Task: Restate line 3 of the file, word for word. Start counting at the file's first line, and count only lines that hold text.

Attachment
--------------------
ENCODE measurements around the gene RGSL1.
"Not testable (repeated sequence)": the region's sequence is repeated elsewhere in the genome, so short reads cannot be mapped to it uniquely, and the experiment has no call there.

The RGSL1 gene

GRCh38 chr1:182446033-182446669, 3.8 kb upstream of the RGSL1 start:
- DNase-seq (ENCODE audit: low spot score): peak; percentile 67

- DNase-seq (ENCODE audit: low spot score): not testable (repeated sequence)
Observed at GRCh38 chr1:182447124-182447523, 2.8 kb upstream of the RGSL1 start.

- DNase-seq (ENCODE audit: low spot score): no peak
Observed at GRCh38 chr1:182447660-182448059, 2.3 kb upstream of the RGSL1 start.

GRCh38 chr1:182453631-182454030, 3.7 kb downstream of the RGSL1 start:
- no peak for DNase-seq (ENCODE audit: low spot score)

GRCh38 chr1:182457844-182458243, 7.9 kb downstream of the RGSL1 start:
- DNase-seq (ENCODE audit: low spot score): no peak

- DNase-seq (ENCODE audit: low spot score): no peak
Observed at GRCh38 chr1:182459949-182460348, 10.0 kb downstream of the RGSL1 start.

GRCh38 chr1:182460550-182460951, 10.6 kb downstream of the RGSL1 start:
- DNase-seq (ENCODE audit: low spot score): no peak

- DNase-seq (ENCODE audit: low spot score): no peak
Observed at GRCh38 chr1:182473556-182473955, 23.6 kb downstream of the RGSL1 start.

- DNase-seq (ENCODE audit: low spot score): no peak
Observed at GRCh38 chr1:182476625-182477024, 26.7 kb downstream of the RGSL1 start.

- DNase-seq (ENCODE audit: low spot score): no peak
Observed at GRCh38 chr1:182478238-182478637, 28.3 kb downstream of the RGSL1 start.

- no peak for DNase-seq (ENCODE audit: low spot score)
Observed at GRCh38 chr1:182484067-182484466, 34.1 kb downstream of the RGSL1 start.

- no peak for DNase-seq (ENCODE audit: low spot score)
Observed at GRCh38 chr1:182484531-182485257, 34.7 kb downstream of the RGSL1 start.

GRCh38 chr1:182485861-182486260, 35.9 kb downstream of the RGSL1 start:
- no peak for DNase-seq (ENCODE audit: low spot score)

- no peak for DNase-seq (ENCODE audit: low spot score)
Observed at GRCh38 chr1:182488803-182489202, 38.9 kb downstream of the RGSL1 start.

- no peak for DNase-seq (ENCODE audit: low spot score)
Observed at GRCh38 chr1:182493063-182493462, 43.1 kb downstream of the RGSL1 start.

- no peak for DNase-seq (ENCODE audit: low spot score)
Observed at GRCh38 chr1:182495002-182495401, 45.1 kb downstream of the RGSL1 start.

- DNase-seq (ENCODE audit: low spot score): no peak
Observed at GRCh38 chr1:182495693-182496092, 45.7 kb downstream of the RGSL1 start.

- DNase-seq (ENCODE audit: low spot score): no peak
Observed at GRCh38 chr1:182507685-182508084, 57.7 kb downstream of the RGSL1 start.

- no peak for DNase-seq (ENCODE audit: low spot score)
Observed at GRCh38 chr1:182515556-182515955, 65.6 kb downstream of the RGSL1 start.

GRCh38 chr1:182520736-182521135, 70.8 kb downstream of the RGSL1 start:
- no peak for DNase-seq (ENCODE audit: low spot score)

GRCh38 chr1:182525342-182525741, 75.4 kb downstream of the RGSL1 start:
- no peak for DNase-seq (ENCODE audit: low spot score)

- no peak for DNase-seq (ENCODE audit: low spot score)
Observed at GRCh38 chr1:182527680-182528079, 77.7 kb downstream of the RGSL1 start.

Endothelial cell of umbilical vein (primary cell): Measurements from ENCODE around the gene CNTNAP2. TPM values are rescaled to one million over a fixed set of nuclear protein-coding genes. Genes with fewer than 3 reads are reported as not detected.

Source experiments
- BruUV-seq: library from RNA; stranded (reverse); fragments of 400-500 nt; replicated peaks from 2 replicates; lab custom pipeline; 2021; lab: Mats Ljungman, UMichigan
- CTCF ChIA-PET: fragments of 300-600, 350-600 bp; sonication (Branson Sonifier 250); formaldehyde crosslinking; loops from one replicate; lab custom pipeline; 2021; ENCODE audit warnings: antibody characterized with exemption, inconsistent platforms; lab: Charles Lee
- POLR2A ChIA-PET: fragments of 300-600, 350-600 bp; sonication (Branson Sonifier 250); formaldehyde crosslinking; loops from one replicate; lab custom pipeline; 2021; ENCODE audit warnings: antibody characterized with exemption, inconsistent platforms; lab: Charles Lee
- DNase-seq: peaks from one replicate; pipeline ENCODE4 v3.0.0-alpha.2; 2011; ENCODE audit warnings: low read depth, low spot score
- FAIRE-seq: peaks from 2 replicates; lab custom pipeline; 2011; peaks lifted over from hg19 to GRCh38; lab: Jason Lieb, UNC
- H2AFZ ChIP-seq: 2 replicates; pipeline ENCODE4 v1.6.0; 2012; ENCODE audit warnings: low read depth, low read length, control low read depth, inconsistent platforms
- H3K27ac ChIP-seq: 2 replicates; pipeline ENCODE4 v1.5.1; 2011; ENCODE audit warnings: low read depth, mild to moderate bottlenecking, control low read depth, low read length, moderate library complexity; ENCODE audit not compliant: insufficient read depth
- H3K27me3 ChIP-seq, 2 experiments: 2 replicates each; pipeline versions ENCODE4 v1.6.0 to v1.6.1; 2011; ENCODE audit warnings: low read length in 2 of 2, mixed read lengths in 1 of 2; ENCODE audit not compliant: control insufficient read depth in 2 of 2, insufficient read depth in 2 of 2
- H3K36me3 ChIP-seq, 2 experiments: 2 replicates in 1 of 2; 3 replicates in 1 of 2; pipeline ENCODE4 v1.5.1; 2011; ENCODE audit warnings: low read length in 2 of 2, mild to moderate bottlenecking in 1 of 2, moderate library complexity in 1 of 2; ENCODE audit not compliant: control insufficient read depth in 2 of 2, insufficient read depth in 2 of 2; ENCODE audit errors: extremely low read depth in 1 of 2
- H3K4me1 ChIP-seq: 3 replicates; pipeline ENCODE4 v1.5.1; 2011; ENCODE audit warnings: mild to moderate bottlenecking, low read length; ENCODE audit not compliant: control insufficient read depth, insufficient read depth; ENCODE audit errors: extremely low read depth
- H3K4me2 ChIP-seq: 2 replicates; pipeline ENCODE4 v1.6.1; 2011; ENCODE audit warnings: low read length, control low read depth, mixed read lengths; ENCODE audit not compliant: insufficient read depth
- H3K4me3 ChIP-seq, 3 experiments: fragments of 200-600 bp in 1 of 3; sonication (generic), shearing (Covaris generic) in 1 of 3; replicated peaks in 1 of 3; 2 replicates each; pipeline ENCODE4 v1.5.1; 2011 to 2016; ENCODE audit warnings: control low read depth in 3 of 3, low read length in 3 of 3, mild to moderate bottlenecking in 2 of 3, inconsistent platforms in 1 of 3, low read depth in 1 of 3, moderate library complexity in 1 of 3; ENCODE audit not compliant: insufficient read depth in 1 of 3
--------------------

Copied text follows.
The RGSL1 gene